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Disrupted Intercellular Communication Causes a Disfiguring Birth Defect

  • Liza Gross
  • Published: September 12, 2006
  • DOI: 10.1371/journal.pbio.0040335

Before a fertilized egg begins the repeated rounds of cell division that turn the single cell into a proliferating, streaming, differentiating mass of cells, its fate may already be sealed. Inherited mutations in genes involved in segregating and sorting embryonic cells can result in serious abnormalities in body patterning and appear to underlie an inherited X-linked disorder (so-called because the mutated genes lie on the X chromosome) called craniofrontonasal syndrome (CFNS). X-linked disorders tend to affect males more severely than females, because boys inherit just one X chromosome while girls inherit two: if one gene is defective, the other can fill in. CFNS is a rare departure from this pattern, with females exhibiting the most severe symptoms. This disfiguring disorder is characterized by a range of skull aberrations, including facial asymmetry, widely spaced eyes, and abnormal head shape, as well as polydactyly and fused digits.

A class of receptor protein-tyrosine kinases called Ephs and their ephrin binding partners (called ligands) regulate tissue patterning by restricting cell interactions, ensuring proper cell sorting, and establishing developmental compartment boundaries. Mutations in one ephrin gene, ephrin-B1, have been identified in patients with CFNS and have been associated with aberrant skeletal patterning in mutant “heterozygous” female mice, which carry one normal and one nonfunctional copy of the ephrin-B1 gene. Mutations in connexins, structural proteins that form gap junction pores, also lead to cranial and skeletal defects in both mice and humans.

In a new study, Alice Davy, Jeffrey Bush, and Philippe Soriano elucidate the mechanisms of ephrin-mediated cell sorting, and show how the breakdown of the process causes physical abnormalities. The researchers worked with ephrin-B1 heterozygous female mice, polydactyl mutants with abnormally developed frontal bones in the skull (called the calvarial phenotype, after the name of the bones). They show that Eph/ephrin signaling regulates gap junction communication, which in turn controls cell sorting. Their results indicate that flawed cell sorting, resulting from dysregulated communication at gap junctions—intracellular membrane channels with pores that allow coupled cells to exchange small molecules—underlies the skeletal abnormalities observed in the mice.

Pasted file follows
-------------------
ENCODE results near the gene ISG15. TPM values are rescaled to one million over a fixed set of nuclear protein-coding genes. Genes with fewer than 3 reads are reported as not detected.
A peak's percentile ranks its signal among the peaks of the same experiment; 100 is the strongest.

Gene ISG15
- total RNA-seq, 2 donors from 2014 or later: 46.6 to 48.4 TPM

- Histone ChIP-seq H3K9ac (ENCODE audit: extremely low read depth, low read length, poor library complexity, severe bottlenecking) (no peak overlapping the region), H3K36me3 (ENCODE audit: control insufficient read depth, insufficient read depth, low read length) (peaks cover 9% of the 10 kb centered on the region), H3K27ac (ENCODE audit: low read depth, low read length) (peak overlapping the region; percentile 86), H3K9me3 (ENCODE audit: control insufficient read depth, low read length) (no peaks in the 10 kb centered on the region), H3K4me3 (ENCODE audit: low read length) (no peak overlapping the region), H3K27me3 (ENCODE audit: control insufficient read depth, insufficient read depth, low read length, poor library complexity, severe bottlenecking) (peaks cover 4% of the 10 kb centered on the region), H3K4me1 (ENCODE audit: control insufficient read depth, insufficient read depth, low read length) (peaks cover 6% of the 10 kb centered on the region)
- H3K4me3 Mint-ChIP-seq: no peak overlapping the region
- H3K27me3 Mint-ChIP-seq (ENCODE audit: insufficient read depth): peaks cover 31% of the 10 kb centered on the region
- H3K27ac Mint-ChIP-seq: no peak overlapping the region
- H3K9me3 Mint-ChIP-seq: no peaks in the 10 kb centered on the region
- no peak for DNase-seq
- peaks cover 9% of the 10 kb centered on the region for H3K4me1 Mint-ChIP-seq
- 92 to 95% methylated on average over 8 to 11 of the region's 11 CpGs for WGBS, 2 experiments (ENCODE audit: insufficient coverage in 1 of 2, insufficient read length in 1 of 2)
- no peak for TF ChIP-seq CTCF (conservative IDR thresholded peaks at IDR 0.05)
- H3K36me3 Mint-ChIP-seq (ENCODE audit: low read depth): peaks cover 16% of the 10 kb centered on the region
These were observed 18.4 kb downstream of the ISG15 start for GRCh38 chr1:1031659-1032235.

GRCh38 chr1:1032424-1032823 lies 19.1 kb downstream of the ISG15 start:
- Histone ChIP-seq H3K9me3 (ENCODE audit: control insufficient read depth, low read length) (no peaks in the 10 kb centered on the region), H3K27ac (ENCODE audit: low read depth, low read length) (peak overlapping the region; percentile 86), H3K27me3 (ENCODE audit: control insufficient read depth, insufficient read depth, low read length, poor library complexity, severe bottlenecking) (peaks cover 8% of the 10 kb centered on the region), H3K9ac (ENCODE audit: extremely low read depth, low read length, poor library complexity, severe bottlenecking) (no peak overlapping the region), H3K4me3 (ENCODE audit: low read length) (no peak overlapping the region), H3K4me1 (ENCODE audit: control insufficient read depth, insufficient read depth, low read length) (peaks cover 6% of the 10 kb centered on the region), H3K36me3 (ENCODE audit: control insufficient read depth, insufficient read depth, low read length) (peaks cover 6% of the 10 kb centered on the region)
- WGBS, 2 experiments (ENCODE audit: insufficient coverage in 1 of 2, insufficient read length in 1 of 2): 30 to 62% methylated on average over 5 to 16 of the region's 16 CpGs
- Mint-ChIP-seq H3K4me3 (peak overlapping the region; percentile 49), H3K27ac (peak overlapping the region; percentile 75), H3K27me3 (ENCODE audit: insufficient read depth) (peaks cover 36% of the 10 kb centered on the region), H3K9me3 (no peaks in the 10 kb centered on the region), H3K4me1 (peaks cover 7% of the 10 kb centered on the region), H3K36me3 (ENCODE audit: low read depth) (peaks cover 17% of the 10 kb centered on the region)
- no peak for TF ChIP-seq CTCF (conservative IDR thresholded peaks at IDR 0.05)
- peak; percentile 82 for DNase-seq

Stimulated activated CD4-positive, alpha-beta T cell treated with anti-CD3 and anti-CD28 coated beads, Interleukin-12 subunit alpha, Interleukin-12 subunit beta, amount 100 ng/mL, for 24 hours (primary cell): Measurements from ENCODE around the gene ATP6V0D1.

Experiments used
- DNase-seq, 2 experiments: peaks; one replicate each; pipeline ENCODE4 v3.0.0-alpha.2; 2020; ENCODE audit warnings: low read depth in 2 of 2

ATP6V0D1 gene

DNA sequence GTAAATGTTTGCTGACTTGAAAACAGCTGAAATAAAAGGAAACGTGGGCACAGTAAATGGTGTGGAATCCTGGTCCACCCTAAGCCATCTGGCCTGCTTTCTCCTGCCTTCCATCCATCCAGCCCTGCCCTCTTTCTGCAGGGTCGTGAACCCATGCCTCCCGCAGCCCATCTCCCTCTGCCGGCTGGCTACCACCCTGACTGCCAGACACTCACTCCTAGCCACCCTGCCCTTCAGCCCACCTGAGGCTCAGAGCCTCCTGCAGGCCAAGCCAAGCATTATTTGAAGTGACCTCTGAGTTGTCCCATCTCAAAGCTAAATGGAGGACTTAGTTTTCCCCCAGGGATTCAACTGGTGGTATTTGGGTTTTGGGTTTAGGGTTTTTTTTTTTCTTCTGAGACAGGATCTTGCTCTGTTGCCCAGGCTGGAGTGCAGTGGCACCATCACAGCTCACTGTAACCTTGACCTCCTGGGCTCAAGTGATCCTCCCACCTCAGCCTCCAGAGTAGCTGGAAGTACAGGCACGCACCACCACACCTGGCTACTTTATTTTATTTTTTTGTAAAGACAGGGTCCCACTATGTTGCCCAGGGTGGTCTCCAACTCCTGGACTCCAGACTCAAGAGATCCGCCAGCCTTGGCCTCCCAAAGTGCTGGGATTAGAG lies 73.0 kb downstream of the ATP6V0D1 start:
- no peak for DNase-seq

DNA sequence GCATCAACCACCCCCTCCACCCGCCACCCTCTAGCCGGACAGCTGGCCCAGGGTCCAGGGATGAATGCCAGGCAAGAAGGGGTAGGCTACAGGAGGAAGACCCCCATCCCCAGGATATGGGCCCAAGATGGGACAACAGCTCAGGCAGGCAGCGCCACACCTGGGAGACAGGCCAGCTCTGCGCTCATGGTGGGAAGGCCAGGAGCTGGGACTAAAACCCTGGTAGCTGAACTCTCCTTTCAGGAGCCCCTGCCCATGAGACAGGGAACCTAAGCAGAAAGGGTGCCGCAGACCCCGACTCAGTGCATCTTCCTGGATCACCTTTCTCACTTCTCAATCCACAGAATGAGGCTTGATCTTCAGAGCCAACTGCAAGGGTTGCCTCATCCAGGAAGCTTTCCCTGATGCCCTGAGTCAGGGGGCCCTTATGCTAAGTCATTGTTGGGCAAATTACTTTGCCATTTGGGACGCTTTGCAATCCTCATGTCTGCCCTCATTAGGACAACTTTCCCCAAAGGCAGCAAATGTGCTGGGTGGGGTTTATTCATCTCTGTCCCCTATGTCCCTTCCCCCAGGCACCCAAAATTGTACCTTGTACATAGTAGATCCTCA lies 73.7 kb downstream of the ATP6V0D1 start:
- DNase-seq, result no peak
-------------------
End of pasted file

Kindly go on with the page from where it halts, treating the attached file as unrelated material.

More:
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Localization of ephrin-B1 (green) and connexin43 (red) in 3T3 cells.

doi:10.1371/journal.pbio.0040335.g001

Previous studies established that ephrin-B1 heterozygous females exhibit polydactyly while males lacking their copy of ephrin-B1 and females lacking both copies do not. Polydactyly accompanied a random inactivation of X chromosomes in female cells (in which one X chromosome is silenced in some cells and the second is silenced in others) that created a mosaic pattern of ephrin-B1 expression, with ephrin-B1-expressing cells segregated from cells that didn’t express the gene. Ephrin-B1 mutants also develop multiple defects in tissue derived from neural crest cells—which give rise to cartilage, bone, connective tissue, and other specialized tissues.

In this study, Davy et al. show that the mosaic loss of ephrin-B1 blocked the differentiation of neural crest cells by disrupting the distribution of a connexin (Cx43) that regulates bone cell differentiation and forms gap junctional pores. Cx43 aggregated between wild-type (nonmutant) cells and between cells that lack ephrin-B1, but was rarely seen at the border between ephrin-B1-positive and -negative cells, suggesting that the mosaic cells restricted the number of junctional pores. Expression of the ephrin-B1 receptor, EphB2, is elevated in ephrin-B1-negative regions in ephrin-B1 heterozygous embryos, so the researchers suspected that interactions between the receptor and ligand reduced Cx43 levels and disrupted gap junction formation—which they confirmed by tracking gap junction communication in cell cultures. This defect might be mediated by a physical interaction between ephrin-B1 and Cx43.

The researchers propose that gap junction communication is inhibited by interactions between Eph-positive and ephrin-positive cells that cause Cx43 to be sequestered inside cells, where they can’t form gap junction pores and establish cell-to-cell communication—leading to skeletal abnormalities. This explains why the CFNS phenotype is more prevalent in females (who exhibit mosaic expression of ephrin-B1 through X inactivation). By contributing a mouse model with skull and digit defects that mimic those seen in humans, the researchers have provided a valuable platform for future investigations into the role of ephrins and gap junction communication in disfiguring skeletal disorders.